It’s time to say goodbye to falsified retail pricing listings

A shopper visits a price comparison website to buy a set of earphones. The site shows a list of online retailers where he can buy the product, displaying the price and availability of the earphones at each retailer. The shopper then clicks on the retailer that has the earphones in stock at the lowest price, and proceeds to the check-out on the retailer’s website.

At check-out however, he will often discover that the product is either not in stock, or that it’s sold for a higher price than the one displayed on the comparison site.

How does this happen? When retailers provide their pricing and availability to the brand, they may falsify the price, or claim the product is in stock when it’s not. They do that to entice the shopper to enter their site, because once the shopper has already landed on the retailer’s website, he is likely to further engage, even if he realized the data has been falsified. The user will spend more money than expected, or purchase a similar product in stock, to the advantage of the falsifying retailer.

To avoid this falsification, price comparison sites retain the service of companies that anonymously scrape the prices from the retailer’s sites using custom software, and routing their requests through proxies in data centers. However, the targets often know that they are being scrapped (since the proxies are located in data centers and thus identified as scrapers), and once again, the targets will falsify the data.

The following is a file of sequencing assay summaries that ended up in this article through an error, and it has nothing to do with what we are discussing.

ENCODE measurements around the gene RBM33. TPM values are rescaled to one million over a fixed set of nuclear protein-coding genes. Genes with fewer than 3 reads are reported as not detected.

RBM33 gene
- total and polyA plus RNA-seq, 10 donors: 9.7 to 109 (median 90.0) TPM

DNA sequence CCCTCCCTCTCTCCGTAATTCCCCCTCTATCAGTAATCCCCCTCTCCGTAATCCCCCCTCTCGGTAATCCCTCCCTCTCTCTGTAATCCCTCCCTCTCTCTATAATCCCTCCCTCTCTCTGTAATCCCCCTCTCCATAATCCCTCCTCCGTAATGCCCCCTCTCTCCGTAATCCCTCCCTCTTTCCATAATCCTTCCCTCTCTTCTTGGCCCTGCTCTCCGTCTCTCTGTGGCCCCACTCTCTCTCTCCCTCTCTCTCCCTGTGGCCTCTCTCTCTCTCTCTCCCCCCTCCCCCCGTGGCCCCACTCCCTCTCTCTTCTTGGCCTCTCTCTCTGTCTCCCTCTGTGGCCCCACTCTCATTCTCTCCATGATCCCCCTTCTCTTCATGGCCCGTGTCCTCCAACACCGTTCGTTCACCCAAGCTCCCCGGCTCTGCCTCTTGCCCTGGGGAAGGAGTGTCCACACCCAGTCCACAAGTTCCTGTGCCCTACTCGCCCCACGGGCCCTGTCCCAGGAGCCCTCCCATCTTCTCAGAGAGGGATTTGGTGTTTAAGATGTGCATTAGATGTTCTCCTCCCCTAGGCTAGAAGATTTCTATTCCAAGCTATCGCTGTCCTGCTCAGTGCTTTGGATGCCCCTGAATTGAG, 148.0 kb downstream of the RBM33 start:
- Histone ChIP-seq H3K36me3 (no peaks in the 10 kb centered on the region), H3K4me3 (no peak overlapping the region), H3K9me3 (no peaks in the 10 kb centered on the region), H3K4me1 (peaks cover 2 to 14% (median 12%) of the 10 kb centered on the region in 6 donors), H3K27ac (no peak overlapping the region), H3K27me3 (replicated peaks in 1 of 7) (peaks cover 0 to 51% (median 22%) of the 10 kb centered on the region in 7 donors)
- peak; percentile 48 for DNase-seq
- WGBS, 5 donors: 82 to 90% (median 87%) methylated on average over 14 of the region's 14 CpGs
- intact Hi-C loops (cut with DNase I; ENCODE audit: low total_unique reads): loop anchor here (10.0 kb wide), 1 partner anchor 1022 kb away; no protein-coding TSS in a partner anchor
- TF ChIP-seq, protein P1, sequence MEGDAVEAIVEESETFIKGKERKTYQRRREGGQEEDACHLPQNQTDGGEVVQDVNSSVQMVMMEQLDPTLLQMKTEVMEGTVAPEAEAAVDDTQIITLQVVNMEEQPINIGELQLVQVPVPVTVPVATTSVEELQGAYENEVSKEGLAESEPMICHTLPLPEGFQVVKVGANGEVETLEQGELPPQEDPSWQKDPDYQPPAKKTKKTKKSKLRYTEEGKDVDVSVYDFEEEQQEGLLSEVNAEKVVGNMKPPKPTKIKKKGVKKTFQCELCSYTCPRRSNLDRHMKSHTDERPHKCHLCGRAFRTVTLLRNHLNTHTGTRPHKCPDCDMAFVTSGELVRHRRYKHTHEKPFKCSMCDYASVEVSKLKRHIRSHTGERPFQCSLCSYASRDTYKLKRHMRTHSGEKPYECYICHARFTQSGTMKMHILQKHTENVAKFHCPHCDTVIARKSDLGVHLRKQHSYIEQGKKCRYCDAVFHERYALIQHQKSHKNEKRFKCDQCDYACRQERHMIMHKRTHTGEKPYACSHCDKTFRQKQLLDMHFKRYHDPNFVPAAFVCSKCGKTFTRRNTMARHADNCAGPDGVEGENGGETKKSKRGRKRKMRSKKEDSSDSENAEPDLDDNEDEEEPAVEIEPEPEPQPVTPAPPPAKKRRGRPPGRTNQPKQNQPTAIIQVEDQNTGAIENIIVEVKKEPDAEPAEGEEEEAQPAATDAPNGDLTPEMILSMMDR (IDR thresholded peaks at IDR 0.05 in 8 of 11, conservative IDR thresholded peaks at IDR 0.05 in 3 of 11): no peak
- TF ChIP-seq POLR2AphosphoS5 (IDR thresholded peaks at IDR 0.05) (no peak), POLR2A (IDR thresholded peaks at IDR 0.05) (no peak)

To provide accurate data, these companies must rely on two technologies:

1) First, they must use scraping technologies that behave like human users, so that the scraping activity will not be identified as a robot and thus the pricing won’t be falsified.

2) Second, they must rely on a real anonymity network that provides residential IPs (not data center IPs), so that the target sites won’t detect the IP of the scraper as such.

To face the phenomenon, some of the companies offering these solutions are gathering accurate data from retailers by using its internal scraping technologies, and relying on the Hola Luminati network, a global P2P proxy network that routes data through residential IPs, so that the prices reflect those that are given to real users.

A cheaper option would be to use a traditional proxy network, whose IPs are in data centers. However, the price comparison websites may choose the premium path of residential IPs to maintain their confidence in the results provided to their brands.

Thanks to the use of the Luminati network, the shopper will be able to purchase the set of earphones with no surprises at the check-out.

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